The monkey is off my back
The closer to the finish I got, the more excited I became. I was about to cross the finish line of a race that, 6 months ago, I honestly didn’t believe I could finish. I received my medal and headed to sit down a few minutes. As soon as I did, my emotions took over and I shed a couple of tears.
The RD brought me a beer and asked if I had checked the results. Sure enough, I ended up 3rd female!! She brought my finishers trophy – over which I am having to fight my husband!
Just so you don’t think I’m *that* amazing – I was 8th out of 11 finishers and 3rd out of 4 female finishers. There were six DNFs – only 17 started the race. I knew it was going to be a small race when I signed up, but I didn’t care. The course was the lure and I conquered the course – regardless of my finish or how many competitors there were – that is the most important thing!
Checking off my race goals
I pretty much met all my goals at this race. I wanted to finish and was hoping to finish under 12 hours (I finished in 11:56 :). I wanted to improve my efficiency in aid stations and not get caught in a time trap. While there is still work to do, I am very happy with how I handled them. I wanted to know my position, and honestly I wanted to finish top 3. Knowing my position was more important that top 3. I am pleased that I was able to keep up with it the entire race. The beauty of racing such a small race was getting to practice this.
Areas to improve
Aid stations are an art: I successfully sped up my aid station stops this time, but at the expense of forgetting things when I rushed through. I’ll be working on not acting like I’m in an emergency situation. It’s a 100 mile race. I can take a breath and actually look at my checklist and I’ll still be OK.
Low spots were calorie related: Some people may argue that the fatigue I felt late in the race was just that – race fatigue – but I still think it was somewhat related to not having those cookies. At Brazos Bend, I will have an emergency stash of gels and cookies in my pack. I’ll also have each loop’s fuel in one baggie so I can grab it and not risk leaving anything behind.
I’ve been much more emotional coming off this race than any other race I’ve done. I never, ever expected it to go as well as it did. I know a lot of that is due to the hard work I put in leading up to the race, but I also made good decisions on race day. I feel like evaluating my situation and coming up with good solutions during the race is one of my strengths.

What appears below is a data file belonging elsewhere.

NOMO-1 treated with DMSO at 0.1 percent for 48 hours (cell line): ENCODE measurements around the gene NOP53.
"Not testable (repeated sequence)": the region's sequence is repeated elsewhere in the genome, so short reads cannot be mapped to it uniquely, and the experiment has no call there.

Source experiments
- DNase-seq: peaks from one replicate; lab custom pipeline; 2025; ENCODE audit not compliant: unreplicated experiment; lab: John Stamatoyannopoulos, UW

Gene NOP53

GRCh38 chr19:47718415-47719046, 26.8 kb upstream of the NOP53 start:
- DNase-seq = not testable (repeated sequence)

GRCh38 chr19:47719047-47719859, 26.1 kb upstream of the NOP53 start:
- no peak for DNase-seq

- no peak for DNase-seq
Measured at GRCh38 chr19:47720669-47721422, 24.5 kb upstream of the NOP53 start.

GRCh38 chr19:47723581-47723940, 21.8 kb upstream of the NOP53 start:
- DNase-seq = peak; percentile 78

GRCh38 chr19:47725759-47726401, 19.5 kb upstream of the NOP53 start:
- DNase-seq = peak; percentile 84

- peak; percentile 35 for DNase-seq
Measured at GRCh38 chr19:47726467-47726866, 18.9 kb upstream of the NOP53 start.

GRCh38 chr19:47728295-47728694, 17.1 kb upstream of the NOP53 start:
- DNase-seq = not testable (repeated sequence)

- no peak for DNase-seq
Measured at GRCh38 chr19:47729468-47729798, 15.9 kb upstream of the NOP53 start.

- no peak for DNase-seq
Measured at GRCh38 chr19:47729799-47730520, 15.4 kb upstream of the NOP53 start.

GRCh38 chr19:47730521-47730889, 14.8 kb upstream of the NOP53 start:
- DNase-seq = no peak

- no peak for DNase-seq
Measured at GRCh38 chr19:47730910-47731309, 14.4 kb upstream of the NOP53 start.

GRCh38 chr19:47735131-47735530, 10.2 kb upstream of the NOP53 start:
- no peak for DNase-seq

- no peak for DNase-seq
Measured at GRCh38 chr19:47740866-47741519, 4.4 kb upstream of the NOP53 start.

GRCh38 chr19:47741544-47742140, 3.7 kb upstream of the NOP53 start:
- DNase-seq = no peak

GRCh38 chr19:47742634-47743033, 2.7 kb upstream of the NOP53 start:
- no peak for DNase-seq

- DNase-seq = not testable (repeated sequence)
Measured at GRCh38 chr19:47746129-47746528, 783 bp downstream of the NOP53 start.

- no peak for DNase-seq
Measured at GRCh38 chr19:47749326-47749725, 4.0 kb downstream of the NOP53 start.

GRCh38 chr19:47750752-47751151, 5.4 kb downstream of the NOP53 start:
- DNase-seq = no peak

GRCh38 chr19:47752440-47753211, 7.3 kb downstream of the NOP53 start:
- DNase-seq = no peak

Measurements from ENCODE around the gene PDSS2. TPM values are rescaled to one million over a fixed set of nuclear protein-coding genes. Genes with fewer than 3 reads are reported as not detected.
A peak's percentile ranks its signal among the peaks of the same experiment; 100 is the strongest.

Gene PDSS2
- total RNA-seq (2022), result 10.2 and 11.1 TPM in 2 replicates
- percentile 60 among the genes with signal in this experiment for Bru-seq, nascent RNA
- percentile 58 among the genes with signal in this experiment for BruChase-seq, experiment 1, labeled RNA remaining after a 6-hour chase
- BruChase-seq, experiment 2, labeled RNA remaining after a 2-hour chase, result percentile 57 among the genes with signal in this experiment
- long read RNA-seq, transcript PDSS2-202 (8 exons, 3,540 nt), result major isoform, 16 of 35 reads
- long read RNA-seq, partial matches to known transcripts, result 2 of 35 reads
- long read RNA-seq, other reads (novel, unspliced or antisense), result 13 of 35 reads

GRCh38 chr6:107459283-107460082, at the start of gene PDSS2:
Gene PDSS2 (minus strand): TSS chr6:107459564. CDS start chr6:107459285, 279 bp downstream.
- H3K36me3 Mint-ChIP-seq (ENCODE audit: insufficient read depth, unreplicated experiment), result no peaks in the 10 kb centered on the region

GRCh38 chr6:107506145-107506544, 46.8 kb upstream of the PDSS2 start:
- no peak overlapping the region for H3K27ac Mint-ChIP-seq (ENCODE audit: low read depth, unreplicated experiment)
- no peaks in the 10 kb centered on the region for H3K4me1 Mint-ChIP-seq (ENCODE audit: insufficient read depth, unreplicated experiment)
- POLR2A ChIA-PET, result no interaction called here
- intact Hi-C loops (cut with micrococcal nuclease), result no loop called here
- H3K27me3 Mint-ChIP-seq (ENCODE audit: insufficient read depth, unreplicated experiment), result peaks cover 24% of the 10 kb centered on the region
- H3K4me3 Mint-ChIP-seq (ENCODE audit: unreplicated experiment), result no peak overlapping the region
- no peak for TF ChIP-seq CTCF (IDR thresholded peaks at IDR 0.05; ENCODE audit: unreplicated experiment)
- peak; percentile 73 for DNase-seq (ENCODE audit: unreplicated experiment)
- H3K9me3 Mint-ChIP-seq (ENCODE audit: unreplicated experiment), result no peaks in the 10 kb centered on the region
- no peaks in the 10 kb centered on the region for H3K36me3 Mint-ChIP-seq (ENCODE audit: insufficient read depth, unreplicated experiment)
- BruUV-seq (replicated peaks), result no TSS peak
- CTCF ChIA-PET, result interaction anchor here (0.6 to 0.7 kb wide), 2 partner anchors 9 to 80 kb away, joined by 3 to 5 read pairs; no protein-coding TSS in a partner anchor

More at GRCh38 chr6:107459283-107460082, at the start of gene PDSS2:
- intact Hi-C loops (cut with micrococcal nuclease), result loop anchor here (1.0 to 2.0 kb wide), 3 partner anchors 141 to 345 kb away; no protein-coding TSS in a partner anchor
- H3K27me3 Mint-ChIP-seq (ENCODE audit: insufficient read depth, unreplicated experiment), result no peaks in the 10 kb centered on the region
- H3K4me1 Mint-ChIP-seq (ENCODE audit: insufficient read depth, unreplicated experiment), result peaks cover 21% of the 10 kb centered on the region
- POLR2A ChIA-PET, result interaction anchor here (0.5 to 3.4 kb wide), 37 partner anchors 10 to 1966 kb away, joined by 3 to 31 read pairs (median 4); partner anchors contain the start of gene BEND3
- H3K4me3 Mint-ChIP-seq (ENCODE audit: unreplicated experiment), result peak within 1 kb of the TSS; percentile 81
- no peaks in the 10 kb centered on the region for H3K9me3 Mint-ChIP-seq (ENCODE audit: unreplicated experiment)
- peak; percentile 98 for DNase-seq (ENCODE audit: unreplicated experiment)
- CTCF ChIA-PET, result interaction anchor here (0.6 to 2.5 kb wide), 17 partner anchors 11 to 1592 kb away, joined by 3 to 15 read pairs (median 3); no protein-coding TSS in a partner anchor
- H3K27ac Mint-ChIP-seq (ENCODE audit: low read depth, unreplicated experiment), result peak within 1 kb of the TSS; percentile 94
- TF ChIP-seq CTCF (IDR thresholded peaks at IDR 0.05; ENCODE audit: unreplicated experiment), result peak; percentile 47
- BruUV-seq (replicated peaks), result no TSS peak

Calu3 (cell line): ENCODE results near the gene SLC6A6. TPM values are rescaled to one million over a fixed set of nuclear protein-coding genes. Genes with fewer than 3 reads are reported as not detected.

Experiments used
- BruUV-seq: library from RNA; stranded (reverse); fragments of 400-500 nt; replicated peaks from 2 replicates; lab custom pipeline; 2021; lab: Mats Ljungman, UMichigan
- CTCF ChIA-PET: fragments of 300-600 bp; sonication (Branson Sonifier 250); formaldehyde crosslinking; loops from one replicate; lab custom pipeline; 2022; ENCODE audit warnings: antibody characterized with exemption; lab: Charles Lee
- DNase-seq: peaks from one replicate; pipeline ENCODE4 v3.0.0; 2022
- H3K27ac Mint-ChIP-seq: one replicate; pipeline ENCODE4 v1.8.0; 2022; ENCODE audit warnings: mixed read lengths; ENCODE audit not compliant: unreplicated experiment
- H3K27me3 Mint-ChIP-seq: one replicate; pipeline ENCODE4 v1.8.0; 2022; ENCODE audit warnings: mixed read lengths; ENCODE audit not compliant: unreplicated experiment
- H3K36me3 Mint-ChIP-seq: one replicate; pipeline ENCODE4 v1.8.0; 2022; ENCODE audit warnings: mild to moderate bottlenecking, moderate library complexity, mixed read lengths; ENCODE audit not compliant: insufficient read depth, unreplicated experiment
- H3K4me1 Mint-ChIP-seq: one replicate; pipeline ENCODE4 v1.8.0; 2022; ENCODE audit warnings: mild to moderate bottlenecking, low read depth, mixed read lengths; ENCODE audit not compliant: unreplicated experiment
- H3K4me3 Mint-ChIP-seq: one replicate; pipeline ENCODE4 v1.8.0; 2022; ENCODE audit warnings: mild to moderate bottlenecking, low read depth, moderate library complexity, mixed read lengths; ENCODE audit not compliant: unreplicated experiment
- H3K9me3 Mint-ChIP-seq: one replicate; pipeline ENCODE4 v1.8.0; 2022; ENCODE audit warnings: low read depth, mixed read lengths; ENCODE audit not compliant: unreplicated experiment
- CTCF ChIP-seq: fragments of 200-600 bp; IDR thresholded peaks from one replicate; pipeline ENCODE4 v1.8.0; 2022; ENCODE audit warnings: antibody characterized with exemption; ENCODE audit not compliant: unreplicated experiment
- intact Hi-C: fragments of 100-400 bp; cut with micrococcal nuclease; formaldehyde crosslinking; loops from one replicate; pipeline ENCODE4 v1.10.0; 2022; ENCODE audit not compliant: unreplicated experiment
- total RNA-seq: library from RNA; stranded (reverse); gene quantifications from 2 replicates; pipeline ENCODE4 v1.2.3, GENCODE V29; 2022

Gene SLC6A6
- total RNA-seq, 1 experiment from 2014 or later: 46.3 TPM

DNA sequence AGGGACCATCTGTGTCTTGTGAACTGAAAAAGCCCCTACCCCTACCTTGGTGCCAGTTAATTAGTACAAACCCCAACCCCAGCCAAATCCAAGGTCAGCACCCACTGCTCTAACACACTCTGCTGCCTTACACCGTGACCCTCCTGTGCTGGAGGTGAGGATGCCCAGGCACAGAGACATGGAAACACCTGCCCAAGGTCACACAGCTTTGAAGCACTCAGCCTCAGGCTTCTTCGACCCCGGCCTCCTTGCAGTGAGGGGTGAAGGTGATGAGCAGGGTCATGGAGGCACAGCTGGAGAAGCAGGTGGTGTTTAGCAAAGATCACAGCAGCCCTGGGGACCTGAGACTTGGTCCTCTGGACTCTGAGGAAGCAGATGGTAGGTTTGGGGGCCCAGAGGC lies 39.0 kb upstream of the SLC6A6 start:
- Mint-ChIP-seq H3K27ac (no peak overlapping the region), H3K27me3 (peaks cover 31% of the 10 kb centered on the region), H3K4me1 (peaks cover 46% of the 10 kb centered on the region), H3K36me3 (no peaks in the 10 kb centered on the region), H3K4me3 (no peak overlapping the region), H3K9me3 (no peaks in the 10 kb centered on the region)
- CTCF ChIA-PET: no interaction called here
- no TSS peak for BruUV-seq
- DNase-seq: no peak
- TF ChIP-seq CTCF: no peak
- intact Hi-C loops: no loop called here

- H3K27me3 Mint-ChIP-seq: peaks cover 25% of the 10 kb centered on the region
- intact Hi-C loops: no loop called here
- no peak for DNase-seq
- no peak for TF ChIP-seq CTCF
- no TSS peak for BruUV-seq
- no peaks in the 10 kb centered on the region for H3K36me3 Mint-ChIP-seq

Something that has overwhelmed me – once again – is the number of well wishes and congratulations received from so many of my friends. I can’t even begin to count the number of texts, Facebook and Twitter well wishes that were sent my way. I was absolutely blown away!! I am so blessed to have so many people who care about my crazy adventures out on the trails!
I have to give a couple of special shout-outs to my extra special friends, though. First, to my Homie for Life, Tim. Tim lives in San Antonio and gave up his Saturday to come out and see me run through the start finish line 3 times. I am so thankful he was there, not just for me, but especially for Carmen after she broke her ankle on the trail. Hearing the stories later about how he stayed with her in camp and helped her call and make arrangements with her family made me feel so much better about not being there with her when it happened. Tim is one of the most generous and genuinely kind people I have ever known. I am not sure how I won the lottery by earning his friendship, but I WON THE LOTTERY!
Second, regarding Carmen, one of my bestest friends. I can’t begin to put into words how much Carmen means to me. She has been one of my biggest cheerleaders and having her with me makes this crazy ride that much more fun. The tables have turned and for the past year, I’ve been able to practice my cheerleading skills for her, as well, since she started her own running journey. I am so freaking proud of her for taking on the challenge of Rawhide 10k, because I know how much courage it took. And I am even more freaking proud of how she acted like the break was no big deal while the rest of us acted like crazy people (even if I was out on the trail – I was acting like a crazy person). Then you add in the selflessness of her not letting Tim accompany her to the hospital because she wanted him to stay there with me – it STILL brings tears to my eyes. Carmen is the REAL MVP. Her bravery is much more of an accomplishment than me finishing a race.
The woods are lovely, dark and deep. But I have promises to keep, And miles to go before I sleep, And miles to go before I sleep. ~Robert Frost
See you at Brazos Bend 100!